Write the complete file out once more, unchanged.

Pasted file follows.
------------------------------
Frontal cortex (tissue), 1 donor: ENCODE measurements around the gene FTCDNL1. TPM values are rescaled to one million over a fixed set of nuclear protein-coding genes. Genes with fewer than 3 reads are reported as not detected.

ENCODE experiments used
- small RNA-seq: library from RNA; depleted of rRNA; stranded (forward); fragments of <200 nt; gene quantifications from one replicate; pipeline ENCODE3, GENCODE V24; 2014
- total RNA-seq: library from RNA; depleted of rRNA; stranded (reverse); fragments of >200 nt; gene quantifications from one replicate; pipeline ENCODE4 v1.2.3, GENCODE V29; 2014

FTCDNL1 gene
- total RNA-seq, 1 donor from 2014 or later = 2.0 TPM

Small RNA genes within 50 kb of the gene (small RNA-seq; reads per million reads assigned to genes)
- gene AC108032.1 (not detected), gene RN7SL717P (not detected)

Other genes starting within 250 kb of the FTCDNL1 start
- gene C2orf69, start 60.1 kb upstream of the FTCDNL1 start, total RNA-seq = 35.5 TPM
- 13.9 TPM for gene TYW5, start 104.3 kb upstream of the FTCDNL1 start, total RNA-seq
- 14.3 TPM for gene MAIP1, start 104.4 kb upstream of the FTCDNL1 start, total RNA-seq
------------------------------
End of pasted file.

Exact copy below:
Frontal cortex (tissue), 1 donor: ENCODE measurements around the gene FTCDNL1. TPM values are rescaled to one million over a fixed set of nuclear protein-coding genes. Genes with fewer than 3 reads are reported as not detected.

ENCODE experiments used
- small RNA-seq: library from RNA; depleted of rRNA; stranded (forward); fragments of <200 nt; gene quantifications from one replicate; pipeline ENCODE3, GENCODE V24; 2014
- total RNA-seq: library from RNA; depleted of rRNA; stranded (reverse); fragments of >200 nt; gene quantifications from one replicate; pipeline ENCODE4 v1.2.3, GENCODE V29; 2014

FTCDNL1 gene
- total RNA-seq, 1 donor from 2014 or later = 2.0 TPM

Small RNA genes within 50 kb of the gene (small RNA-seq; reads per million reads assigned to genes)
- gene AC108032.1 (not detected), gene RN7SL717P (not detected)

Other genes starting within 250 kb of the FTCDNL1 start
- gene C2orf69, start 60.1 kb upstream of the FTCDNL1 start, total RNA-seq = 35.5 TPM
- 13.9 TPM for gene TYW5, start 104.3 kb upstream of the FTCDNL1 start, total RNA-seq
- 14.3 TPM for gene MAIP1, start 104.4 kb upstream of the FTCDNL1 start, total RNA-seq